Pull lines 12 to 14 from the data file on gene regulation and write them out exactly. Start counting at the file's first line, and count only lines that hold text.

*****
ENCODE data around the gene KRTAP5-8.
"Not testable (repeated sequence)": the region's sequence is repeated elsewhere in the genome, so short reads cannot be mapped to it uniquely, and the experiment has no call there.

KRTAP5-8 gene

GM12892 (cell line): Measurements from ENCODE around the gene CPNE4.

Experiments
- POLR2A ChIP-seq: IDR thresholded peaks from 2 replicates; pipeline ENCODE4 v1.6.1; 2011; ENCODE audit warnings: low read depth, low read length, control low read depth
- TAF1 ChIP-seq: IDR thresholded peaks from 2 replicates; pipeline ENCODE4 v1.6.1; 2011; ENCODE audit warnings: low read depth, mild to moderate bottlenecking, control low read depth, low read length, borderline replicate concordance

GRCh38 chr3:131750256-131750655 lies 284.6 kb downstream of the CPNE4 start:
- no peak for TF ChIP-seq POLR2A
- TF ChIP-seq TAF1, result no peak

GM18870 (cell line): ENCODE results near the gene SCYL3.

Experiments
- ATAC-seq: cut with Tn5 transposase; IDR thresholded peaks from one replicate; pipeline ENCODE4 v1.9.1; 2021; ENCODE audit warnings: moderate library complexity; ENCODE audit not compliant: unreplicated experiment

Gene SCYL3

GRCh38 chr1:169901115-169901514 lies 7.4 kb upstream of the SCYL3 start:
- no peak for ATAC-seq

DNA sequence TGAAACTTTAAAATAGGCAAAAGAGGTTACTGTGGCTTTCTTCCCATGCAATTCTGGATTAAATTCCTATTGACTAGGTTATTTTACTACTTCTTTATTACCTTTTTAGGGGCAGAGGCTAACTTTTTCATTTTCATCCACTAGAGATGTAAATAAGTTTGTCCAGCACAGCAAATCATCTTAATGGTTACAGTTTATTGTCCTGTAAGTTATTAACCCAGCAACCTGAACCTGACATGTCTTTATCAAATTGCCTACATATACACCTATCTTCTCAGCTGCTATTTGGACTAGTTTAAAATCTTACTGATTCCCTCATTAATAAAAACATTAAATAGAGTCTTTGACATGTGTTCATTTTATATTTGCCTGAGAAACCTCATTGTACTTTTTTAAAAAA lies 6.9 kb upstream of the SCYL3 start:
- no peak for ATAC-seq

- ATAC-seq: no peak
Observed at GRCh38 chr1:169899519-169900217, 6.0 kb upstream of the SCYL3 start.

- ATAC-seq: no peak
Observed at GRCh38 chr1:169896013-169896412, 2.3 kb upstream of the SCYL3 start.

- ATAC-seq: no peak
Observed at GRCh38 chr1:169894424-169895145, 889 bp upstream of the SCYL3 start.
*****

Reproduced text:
Experiments
- ATAC-seq: cut with Tn5 transposase; IDR thresholded peaks from one replicate; pipeline ENCODE4 v1.9.1; 2021; ENCODE audit warnings: moderate library complexity; ENCODE audit not compliant: unreplicated experiment

Gene SCYL3